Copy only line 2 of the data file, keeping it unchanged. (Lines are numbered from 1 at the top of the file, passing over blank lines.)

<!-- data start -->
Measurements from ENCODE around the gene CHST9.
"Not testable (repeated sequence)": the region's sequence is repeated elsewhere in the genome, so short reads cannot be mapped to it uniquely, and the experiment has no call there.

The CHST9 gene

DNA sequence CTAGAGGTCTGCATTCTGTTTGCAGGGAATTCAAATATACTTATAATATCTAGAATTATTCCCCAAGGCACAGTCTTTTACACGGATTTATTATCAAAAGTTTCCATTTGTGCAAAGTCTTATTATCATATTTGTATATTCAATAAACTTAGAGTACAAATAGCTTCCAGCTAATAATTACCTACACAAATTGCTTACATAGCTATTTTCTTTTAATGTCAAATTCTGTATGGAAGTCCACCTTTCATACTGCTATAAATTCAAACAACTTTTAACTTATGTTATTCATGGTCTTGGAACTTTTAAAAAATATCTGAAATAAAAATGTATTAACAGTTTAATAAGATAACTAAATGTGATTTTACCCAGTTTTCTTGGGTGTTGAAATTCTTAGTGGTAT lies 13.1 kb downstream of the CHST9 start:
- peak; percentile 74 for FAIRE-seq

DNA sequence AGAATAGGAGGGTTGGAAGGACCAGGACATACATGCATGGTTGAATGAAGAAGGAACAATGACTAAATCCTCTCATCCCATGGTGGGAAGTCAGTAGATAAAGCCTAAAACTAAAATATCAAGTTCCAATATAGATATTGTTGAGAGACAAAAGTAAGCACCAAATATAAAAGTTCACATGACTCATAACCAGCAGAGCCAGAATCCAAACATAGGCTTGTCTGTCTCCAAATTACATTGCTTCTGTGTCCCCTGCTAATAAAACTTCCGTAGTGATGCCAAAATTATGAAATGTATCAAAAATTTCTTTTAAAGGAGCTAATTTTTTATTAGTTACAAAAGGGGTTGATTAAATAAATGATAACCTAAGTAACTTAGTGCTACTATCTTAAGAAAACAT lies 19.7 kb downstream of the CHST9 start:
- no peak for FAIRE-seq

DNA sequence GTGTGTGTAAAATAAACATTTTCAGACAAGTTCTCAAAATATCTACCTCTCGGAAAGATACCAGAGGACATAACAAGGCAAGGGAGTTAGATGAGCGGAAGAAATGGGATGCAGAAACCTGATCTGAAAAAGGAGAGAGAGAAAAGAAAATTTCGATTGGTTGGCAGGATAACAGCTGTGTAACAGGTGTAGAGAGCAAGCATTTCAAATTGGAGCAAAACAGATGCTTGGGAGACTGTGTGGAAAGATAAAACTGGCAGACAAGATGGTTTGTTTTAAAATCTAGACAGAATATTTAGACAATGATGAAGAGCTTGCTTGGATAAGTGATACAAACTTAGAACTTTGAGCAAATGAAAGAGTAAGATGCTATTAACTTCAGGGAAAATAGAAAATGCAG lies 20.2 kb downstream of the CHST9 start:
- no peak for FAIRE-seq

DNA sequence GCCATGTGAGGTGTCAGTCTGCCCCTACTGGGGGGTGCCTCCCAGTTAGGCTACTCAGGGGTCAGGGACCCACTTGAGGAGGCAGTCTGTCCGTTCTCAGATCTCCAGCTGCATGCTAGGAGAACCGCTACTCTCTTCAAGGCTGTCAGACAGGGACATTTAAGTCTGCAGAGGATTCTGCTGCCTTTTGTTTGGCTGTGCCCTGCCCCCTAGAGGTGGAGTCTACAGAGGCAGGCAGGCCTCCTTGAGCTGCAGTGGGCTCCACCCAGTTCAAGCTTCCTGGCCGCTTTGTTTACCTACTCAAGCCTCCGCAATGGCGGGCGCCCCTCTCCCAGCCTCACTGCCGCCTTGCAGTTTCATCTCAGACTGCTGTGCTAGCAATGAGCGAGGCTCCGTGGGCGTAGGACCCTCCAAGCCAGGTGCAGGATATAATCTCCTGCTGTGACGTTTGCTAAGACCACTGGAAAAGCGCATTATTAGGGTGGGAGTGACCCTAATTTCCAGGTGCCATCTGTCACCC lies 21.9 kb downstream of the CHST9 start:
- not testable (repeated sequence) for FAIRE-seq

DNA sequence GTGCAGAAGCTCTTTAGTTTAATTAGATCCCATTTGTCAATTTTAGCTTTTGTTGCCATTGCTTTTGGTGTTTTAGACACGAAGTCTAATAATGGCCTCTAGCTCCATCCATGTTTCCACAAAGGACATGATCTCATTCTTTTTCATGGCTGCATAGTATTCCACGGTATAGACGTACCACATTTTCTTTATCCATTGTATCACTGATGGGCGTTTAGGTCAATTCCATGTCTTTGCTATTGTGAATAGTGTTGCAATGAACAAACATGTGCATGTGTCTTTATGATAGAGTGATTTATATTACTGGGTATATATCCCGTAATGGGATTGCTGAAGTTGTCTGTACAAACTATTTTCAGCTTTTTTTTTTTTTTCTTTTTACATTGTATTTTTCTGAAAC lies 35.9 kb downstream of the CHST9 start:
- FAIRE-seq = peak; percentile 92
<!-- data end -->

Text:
"Not testable (repeated sequence)": the region's sequence is repeated elsewhere in the genome, so short reads cannot be mapped to it uniquely, and the experiment has no call there.